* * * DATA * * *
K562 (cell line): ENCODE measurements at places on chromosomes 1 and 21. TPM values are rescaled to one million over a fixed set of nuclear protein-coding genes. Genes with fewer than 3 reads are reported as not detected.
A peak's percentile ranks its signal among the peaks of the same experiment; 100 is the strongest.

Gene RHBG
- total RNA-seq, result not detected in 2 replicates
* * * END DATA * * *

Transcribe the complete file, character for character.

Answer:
K562 (cell line): ENCODE measurements at places on chromosomes 1 and 21. TPM values are rescaled to one million over a fixed set of nuclear protein-coding genes. Genes with fewer than 3 reads are reported as not detected.
A peak's percentile ranks its signal among the peaks of the same experiment; 100 is the strongest.

Gene RHBG
- total RNA-seq, result not detected in 2 replicates